"Scott, I don't care what the majority of Americans think. I care about what you think."

"If you care what I think, please make sure my wife it taken care of up there." An understandable attempt to change the subject, which I allowed.

"I will. It was good to talk to you. Here's Glenda."

Glenda and I laughed about it when she hung up. "I try to tell him," she said. I was actually grateful to tell a far right-wing conservative what I think even if it probably did not change his mind. At least his arguments will have to be less abstract in the future. I'm in Texas at least once a year. I plan to make a point of meeting him on my next trip.

Well, I'm going shopping with my friend Colleen now. I miss John. Shopping and good food are my only consolation.

Wednesday, February 09, 2005

Hope in the Indiana Senate

John, Linda (John's mom) and I attended the Senate hearing of the proposed Indiana constitutional marriage amendment yesterday. Our friend Duane and his two kids, Daniel (4) and Mari (3) joined us. Todd had to work.

The committee of seven senators listened to an hour of arguments for the amendment and then another hour of opposition to it before voting on whether or not to send it to the legislature.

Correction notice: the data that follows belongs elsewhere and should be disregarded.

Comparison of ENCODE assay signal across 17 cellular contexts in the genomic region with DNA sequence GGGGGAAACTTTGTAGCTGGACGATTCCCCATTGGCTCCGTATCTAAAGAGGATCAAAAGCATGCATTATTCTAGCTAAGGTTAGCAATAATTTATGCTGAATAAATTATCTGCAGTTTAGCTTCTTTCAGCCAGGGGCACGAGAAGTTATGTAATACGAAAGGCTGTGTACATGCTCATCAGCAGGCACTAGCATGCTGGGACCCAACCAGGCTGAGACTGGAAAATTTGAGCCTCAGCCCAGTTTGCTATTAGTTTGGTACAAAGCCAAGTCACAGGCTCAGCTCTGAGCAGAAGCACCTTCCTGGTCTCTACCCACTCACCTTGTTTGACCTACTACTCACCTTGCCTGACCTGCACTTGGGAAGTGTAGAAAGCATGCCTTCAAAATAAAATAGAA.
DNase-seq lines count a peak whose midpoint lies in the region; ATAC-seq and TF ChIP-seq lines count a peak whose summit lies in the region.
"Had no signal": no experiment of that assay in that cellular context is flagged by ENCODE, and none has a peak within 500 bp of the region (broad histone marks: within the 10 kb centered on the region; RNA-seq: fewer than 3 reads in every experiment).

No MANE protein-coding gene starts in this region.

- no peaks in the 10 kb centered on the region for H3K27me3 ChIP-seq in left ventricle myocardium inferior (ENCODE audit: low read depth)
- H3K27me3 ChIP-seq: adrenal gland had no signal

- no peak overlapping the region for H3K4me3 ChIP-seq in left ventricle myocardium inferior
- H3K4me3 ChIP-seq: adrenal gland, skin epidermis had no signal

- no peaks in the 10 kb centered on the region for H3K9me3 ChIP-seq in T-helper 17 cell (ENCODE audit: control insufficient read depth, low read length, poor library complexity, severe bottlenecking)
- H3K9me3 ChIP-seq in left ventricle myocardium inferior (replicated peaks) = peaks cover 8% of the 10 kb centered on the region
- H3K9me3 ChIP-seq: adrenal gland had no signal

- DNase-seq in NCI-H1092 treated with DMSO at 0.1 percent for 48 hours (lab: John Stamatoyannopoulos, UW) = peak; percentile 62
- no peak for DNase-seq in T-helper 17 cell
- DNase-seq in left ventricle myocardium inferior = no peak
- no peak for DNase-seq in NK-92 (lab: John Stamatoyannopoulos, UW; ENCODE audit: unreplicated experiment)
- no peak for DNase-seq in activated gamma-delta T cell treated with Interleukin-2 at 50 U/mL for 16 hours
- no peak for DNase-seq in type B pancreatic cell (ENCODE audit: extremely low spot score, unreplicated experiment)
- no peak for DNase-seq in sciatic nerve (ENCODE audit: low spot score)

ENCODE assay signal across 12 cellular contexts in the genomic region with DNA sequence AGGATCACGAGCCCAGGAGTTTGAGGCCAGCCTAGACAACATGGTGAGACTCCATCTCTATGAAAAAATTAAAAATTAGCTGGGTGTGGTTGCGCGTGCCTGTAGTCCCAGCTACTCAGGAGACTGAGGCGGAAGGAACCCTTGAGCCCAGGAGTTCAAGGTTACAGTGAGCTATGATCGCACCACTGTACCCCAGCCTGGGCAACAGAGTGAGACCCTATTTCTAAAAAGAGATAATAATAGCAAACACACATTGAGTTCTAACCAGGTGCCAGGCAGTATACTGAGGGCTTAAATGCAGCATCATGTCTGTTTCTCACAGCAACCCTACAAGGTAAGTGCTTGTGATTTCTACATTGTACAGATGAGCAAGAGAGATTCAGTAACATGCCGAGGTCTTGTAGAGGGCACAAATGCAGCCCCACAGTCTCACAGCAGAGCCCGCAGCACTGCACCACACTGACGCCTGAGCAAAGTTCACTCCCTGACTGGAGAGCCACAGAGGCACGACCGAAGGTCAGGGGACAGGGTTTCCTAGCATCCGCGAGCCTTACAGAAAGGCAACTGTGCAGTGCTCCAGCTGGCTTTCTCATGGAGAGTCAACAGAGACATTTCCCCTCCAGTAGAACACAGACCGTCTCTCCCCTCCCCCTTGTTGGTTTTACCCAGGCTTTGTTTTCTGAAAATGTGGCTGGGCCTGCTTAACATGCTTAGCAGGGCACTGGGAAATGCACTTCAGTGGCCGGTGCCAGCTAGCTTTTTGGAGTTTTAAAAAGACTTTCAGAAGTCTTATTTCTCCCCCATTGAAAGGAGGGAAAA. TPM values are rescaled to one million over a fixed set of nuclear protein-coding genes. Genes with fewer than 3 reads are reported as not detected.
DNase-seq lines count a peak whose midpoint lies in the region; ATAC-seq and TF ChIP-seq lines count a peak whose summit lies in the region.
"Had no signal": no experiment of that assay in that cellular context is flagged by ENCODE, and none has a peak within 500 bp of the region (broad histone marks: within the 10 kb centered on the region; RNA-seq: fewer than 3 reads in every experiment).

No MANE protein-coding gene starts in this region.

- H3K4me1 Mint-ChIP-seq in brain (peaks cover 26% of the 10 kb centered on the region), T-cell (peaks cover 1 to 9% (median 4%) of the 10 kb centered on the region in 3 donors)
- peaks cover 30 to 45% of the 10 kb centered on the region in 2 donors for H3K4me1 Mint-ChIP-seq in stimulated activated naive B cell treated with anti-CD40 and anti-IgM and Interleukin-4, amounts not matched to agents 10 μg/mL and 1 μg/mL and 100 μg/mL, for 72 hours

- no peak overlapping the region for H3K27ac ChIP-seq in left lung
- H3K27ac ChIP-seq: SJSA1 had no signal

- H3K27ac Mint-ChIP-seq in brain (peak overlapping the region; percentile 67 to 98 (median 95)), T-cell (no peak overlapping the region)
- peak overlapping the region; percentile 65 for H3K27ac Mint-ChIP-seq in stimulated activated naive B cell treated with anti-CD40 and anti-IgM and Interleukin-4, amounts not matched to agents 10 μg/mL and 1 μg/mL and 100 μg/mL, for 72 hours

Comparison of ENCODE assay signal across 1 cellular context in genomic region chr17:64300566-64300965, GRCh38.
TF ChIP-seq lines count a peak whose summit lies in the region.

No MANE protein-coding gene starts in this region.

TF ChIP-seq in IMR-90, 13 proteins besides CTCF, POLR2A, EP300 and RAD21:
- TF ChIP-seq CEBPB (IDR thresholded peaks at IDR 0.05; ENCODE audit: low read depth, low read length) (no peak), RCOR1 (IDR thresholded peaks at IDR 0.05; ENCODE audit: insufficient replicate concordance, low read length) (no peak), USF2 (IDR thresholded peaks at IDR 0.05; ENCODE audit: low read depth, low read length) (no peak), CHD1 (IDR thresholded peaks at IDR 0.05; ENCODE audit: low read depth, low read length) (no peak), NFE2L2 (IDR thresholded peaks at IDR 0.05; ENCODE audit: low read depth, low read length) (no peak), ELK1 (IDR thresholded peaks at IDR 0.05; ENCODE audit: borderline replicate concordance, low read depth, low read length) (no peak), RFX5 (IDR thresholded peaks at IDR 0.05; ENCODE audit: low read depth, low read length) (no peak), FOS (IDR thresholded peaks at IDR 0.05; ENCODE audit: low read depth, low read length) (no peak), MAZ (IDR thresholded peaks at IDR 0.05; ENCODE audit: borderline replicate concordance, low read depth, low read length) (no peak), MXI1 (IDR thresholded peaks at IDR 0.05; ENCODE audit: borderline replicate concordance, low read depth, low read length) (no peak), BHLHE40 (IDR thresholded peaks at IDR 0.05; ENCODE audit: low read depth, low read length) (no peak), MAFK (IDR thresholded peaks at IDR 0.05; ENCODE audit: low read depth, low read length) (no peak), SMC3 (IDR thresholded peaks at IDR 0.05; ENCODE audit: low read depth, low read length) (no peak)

The usual suspects were there, a few conservative black preachers who were indignant that gay people dare to compare their struggle for equality with theirs. One guy called homosexuality a "learned perversion." (I must have been a natural because there was no one around to teach me how to be gay.) There was the ex-gay ministry alum who declared his complete heterosexual turnaround, citing his wife and two kids as proof. (The guy had fabulous highlights by the way. I'm glad the sublimation of his attraction to men doesn't preclude a decent haircut and dye job.) And, of course, the Focus on the Family rep and the teary-eyed soccer mom, blah, blah, blah...

Get used to the line up. It is coming soon to a statehouse near you if it hasn't already. A smoothly packaged deal, every speech tied up with the predictable "but we love homosexuals" bow.